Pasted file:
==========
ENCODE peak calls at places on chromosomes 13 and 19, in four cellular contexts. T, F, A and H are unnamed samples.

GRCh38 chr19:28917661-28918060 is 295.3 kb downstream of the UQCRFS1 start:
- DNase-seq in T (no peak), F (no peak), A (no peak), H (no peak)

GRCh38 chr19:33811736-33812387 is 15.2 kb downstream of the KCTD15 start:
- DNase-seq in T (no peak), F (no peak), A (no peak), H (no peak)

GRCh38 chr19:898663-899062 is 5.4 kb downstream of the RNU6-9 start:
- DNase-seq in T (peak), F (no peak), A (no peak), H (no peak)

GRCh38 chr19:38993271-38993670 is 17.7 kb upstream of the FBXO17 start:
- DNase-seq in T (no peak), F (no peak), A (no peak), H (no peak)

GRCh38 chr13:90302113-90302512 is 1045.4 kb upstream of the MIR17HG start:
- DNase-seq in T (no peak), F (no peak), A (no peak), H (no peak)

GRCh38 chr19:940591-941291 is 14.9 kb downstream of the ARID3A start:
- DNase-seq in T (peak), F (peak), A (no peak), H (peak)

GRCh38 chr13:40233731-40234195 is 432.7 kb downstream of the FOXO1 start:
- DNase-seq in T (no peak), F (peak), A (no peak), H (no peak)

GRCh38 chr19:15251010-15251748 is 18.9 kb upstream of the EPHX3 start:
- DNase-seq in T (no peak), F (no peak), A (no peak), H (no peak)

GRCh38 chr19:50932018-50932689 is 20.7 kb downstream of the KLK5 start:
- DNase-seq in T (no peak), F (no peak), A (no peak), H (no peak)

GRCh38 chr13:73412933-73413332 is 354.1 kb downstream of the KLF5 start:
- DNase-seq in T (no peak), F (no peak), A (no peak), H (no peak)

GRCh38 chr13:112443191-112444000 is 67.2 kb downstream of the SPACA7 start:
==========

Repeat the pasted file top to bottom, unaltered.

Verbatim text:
ENCODE peak calls at places on chromosomes 13 and 19, in four cellular contexts. T, F, A and H are unnamed samples.

GRCh38 chr19:28917661-28918060 is 295.3 kb downstream of the UQCRFS1 start:
- DNase-seq in T (no peak), F (no peak), A (no peak), H (no peak)

GRCh38 chr19:33811736-33812387 is 15.2 kb downstream of the KCTD15 start:
- DNase-seq in T (no peak), F (no peak), A (no peak), H (no peak)

GRCh38 chr19:898663-899062 is 5.4 kb downstream of the RNU6-9 start:
- DNase-seq in T (peak), F (no peak), A (no peak), H (no peak)

GRCh38 chr19:38993271-38993670 is 17.7 kb upstream of the FBXO17 start:
- DNase-seq in T (no peak), F (no peak), A (no peak), H (no peak)

GRCh38 chr13:90302113-90302512 is 1045.4 kb upstream of the MIR17HG start:
- DNase-seq in T (no peak), F (no peak), A (no peak), H (no peak)

GRCh38 chr19:940591-941291 is 14.9 kb downstream of the ARID3A start:
- DNase-seq in T (peak), F (peak), A (no peak), H (peak)

GRCh38 chr13:40233731-40234195 is 432.7 kb downstream of the FOXO1 start:
- DNase-seq in T (no peak), F (peak), A (no peak), H (no peak)

GRCh38 chr19:15251010-15251748 is 18.9 kb upstream of the EPHX3 start:
- DNase-seq in T (no peak), F (no peak), A (no peak), H (no peak)

GRCh38 chr19:50932018-50932689 is 20.7 kb downstream of the KLK5 start:
- DNase-seq in T (no peak), F (no peak), A (no peak), H (no peak)

GRCh38 chr13:73412933-73413332 is 354.1 kb downstream of the KLF5 start:
- DNase-seq in T (no peak), F (no peak), A (no peak), H (no peak)

GRCh38 chr13:112443191-112444000 is 67.2 kb downstream of the SPACA7 start: